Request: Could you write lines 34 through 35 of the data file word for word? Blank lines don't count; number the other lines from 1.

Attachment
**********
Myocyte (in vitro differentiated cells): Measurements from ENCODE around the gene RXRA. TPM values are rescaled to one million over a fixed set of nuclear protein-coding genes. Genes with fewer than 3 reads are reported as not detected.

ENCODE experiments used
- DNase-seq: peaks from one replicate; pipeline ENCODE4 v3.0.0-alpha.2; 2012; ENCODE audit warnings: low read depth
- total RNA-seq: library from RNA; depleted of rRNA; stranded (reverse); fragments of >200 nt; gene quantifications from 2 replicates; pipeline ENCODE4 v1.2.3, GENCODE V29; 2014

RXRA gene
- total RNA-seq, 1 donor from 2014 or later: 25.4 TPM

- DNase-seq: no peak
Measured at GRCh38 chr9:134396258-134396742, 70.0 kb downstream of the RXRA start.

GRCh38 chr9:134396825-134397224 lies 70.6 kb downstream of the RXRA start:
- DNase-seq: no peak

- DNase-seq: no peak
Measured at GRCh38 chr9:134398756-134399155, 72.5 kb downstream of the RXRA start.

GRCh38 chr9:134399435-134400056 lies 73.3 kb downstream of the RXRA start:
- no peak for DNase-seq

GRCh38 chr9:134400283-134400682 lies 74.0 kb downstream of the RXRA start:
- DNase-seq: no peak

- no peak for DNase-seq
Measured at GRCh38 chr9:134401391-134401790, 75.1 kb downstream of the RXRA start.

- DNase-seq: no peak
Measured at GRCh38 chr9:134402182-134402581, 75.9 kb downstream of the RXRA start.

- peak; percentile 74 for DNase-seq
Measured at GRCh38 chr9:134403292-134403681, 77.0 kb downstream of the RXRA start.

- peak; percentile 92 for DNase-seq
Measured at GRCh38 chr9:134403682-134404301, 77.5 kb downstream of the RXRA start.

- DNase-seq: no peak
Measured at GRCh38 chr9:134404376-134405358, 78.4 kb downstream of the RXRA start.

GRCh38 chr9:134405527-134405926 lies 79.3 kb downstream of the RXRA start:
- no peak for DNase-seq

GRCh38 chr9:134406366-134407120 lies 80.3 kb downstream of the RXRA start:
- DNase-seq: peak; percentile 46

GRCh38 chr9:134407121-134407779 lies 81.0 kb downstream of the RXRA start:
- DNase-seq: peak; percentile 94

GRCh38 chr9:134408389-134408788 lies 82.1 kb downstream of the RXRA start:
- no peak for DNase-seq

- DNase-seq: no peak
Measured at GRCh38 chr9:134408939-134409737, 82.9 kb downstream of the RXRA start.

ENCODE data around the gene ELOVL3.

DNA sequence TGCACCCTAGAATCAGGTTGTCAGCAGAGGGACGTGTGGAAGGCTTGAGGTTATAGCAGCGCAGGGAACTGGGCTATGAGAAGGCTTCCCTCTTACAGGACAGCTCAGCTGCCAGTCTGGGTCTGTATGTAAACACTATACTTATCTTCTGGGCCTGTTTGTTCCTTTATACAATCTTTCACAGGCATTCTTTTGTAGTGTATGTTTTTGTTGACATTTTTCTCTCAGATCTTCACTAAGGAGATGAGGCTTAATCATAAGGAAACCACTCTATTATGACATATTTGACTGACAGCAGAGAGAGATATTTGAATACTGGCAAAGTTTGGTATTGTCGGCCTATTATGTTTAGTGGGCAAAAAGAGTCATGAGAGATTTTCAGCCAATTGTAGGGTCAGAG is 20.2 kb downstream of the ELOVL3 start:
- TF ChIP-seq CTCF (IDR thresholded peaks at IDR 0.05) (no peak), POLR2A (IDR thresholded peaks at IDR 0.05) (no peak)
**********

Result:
- no peak for DNase-seq

- DNase-seq: no peak